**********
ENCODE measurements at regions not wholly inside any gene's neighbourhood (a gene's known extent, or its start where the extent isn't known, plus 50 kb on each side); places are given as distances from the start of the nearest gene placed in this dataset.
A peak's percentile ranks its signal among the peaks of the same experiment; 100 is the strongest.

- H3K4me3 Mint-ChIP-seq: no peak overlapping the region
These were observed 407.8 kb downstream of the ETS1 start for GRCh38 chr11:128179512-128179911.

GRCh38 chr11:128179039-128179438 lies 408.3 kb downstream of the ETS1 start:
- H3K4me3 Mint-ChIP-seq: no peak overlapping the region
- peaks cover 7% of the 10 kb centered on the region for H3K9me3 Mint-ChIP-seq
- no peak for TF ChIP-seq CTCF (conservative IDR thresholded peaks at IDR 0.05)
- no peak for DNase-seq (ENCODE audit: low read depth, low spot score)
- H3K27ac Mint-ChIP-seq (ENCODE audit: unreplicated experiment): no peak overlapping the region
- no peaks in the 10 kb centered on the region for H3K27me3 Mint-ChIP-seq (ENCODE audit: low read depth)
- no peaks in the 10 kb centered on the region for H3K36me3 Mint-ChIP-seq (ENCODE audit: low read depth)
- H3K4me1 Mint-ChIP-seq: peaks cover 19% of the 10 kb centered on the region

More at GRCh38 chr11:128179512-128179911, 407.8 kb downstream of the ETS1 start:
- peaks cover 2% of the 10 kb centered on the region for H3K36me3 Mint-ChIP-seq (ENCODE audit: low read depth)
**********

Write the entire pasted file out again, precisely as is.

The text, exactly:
ENCODE measurements at regions not wholly inside any gene's neighbourhood (a gene's known extent, or its start where the extent isn't known, plus 50 kb on each side); places are given as distances from the start of the nearest gene placed in this dataset.
A peak's percentile ranks its signal among the peaks of the same experiment; 100 is the strongest.

- H3K4me3 Mint-ChIP-seq: no peak overlapping the region
These were observed 407.8 kb downstream of the ETS1 start for GRCh38 chr11:128179512-128179911.

GRCh38 chr11:128179039-128179438 lies 408.3 kb downstream of the ETS1 start:
- H3K4me3 Mint-ChIP-seq: no peak overlapping the region
- peaks cover 7% of the 10 kb centered on the region for H3K9me3 Mint-ChIP-seq
- no peak for TF ChIP-seq CTCF (conservative IDR thresholded peaks at IDR 0.05)
- no peak for DNase-seq (ENCODE audit: low read depth, low spot score)
- H3K27ac Mint-ChIP-seq (ENCODE audit: unreplicated experiment): no peak overlapping the region
- no peaks in the 10 kb centered on the region for H3K27me3 Mint-ChIP-seq (ENCODE audit: low read depth)
- no peaks in the 10 kb centered on the region for H3K36me3 Mint-ChIP-seq (ENCODE audit: low read depth)
- H3K4me1 Mint-ChIP-seq: peaks cover 19% of the 10 kb centered on the region

More at GRCh38 chr11:128179512-128179911, 407.8 kb downstream of the ETS1 start:
- peaks cover 2% of the 10 kb centered on the region for H3K36me3 Mint-ChIP-seq (ENCODE audit: low read depth)